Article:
What if Oracle 11gR2 never gets certified on RHEL6/OL6?


I’ve been involved in a number of blog comment, email and twitter exchanges over the last few months about the 11gR2 on RHEL6/OL6 certification issue.

The last time I blogged specifically about it was in Octoberย and it’s now over 6 months since Red Hat completed their part in the certification of 11gR2 on RHEL6, yet still no news.

In the course of these conversations I’ve come across a number of ridiculous conspiracy theories, as well as statements from people who know a hell of a lot more about Oracle platform certification than me. It’s worth saying at this point that none of the sources of these ideas are current Oracle employees, so they are not privy to “inside” information. Same goes for me. I’m just another person trying to figure out what is going on.

Here are some of the points from the last few months that stand out to me:

  • Oracle software working on a platform and certifying it on that platform are not the same thing.
  • Platform certification is a labor intensive operation, most of which is the responsibility of the platform vendor.
  • Even though RH have completed their part of the RHEL6 certification process, Oracle have not done the same for OL6. Oracle will *never* let RHEL6 be certified if OL6 is not.
  • Certification of Oracle on OL6 will have an impact on all Oracle appliances and engineered systems currently on sale. All of these systems currently use OL5.x. How long after certification will customers start demanding an OS upgrade?
  • Oracle have no pressing need to certify RHEL6/OL6, since all the performance improvements of the RHEL6 kernel are already in the OL5.x UEK. Oracle are a business and why throw resources certifying an “old” version of the database on a “new” platform when a new Oracle version is just around the corner.
  • Distro version is unimportant on an Oracle server. The kernel is the biggest factor. Most of the software in a Linux distro is useless guff as far as an Oracle installation is concerned. Do you really care what the version of the browser or LibreOffice ships with your server OS?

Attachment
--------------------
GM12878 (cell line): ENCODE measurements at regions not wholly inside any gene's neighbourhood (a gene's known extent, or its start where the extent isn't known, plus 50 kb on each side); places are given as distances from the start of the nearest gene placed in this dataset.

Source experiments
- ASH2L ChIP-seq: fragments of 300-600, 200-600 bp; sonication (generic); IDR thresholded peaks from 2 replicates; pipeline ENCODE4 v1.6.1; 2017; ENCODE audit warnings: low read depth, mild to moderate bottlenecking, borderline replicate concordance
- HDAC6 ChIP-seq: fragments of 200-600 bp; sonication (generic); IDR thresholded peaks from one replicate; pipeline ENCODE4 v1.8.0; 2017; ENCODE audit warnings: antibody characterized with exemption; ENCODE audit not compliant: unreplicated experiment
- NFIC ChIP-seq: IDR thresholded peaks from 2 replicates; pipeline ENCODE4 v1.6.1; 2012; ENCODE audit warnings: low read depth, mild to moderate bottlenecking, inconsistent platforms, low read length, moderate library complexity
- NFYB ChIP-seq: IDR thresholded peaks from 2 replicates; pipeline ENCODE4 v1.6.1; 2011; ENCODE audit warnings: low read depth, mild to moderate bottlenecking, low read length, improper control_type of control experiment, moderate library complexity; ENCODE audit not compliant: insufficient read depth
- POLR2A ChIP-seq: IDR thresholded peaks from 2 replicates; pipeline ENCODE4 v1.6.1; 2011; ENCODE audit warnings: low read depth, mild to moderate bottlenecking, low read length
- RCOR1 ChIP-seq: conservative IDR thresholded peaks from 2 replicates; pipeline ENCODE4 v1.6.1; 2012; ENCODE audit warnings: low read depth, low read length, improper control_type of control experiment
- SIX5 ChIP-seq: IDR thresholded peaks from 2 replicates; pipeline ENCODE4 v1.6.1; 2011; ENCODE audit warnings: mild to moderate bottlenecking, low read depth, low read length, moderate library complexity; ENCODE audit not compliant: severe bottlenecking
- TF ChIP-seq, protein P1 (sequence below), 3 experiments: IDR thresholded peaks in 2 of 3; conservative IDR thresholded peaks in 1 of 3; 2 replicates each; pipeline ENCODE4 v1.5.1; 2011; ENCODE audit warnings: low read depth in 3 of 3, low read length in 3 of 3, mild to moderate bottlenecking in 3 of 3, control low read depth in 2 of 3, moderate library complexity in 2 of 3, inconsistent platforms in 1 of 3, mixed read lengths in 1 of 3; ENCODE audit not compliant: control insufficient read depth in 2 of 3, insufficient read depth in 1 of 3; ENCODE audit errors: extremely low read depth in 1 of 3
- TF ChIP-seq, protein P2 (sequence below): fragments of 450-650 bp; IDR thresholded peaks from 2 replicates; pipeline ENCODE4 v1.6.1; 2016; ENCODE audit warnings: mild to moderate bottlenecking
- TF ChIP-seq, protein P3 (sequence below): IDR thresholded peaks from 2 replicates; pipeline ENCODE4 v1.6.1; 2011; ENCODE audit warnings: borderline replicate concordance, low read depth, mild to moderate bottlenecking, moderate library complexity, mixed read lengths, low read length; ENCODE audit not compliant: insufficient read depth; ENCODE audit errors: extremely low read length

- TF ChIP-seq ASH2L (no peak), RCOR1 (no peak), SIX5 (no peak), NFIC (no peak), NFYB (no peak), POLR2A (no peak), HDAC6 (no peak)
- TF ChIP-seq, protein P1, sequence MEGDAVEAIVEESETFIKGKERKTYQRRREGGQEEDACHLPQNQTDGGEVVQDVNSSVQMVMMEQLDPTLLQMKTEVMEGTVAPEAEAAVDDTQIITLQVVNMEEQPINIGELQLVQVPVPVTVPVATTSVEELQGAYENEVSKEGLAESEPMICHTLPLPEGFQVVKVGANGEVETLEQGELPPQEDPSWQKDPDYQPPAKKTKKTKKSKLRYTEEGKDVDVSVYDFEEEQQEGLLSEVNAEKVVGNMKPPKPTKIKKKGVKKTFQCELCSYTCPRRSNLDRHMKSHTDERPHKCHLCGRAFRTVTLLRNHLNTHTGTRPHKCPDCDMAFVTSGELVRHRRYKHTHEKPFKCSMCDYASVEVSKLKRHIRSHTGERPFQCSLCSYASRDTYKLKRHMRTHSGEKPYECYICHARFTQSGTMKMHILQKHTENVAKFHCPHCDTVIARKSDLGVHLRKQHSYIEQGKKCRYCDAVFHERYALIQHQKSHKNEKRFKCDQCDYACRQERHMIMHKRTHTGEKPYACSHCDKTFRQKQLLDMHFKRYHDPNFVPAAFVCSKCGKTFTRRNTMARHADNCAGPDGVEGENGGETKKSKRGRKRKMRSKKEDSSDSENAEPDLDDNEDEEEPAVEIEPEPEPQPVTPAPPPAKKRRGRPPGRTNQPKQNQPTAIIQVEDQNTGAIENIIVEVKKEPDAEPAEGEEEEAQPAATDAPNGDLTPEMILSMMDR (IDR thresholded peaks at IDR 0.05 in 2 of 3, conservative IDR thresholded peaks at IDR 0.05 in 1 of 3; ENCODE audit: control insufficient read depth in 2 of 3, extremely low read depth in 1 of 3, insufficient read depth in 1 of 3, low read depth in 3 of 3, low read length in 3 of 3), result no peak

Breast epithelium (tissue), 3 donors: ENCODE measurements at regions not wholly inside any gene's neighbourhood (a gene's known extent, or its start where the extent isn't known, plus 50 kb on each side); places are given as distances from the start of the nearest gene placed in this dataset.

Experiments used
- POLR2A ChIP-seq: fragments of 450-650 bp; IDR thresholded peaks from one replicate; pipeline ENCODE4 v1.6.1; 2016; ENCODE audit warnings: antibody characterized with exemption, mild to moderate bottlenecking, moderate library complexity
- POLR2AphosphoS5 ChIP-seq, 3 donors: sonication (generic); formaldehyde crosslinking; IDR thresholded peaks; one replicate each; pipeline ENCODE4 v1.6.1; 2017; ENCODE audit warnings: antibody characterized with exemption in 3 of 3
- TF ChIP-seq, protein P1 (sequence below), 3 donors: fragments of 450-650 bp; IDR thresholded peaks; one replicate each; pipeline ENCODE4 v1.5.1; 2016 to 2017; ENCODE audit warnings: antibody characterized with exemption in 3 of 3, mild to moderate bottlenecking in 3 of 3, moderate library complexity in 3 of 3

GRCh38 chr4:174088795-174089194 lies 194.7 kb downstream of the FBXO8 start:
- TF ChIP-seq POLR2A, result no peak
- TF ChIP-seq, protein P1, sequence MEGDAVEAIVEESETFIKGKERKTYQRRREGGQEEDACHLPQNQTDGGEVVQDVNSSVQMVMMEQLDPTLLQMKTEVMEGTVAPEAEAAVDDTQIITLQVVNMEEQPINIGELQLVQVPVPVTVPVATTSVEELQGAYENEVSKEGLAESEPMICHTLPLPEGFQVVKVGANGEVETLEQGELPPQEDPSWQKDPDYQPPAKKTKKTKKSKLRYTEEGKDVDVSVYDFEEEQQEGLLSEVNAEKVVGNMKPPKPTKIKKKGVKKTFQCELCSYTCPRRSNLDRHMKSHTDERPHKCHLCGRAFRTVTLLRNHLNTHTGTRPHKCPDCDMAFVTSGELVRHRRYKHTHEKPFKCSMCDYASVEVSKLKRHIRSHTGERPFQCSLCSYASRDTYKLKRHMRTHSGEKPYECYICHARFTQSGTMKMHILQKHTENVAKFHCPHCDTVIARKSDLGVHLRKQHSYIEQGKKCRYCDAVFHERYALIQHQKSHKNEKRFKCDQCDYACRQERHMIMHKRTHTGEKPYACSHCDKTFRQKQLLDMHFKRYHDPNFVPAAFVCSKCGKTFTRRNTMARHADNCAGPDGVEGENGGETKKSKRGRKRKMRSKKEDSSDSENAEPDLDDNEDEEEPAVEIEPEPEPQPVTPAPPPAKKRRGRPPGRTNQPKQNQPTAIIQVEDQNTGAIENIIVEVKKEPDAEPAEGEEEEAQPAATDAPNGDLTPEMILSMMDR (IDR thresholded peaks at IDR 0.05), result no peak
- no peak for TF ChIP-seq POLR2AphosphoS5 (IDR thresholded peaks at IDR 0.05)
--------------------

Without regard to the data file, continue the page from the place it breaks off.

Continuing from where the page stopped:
• Oracle 12c is currently in beta. The rumor is it will be announced/released at OOW12. Once it is released Oracle will have to go into overdrive to make sure it is certified on all the important platforms and presumably shipping on all their appliances and engineered systems. That is going to be a mammoth task. Do you really see them wasting time on 11gR2 at this point in the DB lifecycle?
  • The support cycle for RHEL and OL has increased to 10 years, so there is no pressing need to upgrade your OS from a support perspective.

Of course, nobody on the outside really knows what is going on and I imagine anyone on the inside would be looking for a new job if they let slip. From this point on I will follow the advice of people far more qualified than me and assume that “Oracle 11gR2 will never be certified on RHEL6/OL6”. If by some fluke it does happen, then it will be a happy surprise.

To end this depressing post on a lighter note, this is one of my recent tweets on the subject…



PS. I purposely didn’t attribute names to these points. Not everyone wants to be outed to the world, especially when their opinions were expressed via email.

Update: It’s finally certified.ย See here.

Author: Tim...

DBA, Developer, Author, Trainer.

9 thoughts on “What if Oracle 11gR2 never gets certified on RHEL6/OL6?”

  1. I’ve seen some of the same comments you have on the topic. It seems ver unlikely such certification will happen for 11gR2

  2. I’ve also seen (and made) similar comments.

    Since the DB Server OS is supposed to support the main application – the DB – it doesn’t bother me technically, just politically, to stay at a version of OS that is actually known and verified to support the DB s/w. ๐Ÿ™‚

    I look back at the relase of 10gR2 for Windows Vista/2008 and we had a similar challenge.

    With the release cycles, it certainly would not surprise me to se an exception made, and have released for OL6 specifically to support the migration to the DB 12c

  3. That’s a big disavantage when you want to run DB and other application on the same OS. Application starts requiring modern OS, while DB prevents it’s use.

  4. Tomasz: yes, but then I suppose the next question would be, why are you running anything on your database server, other than a database. ๐Ÿ™‚



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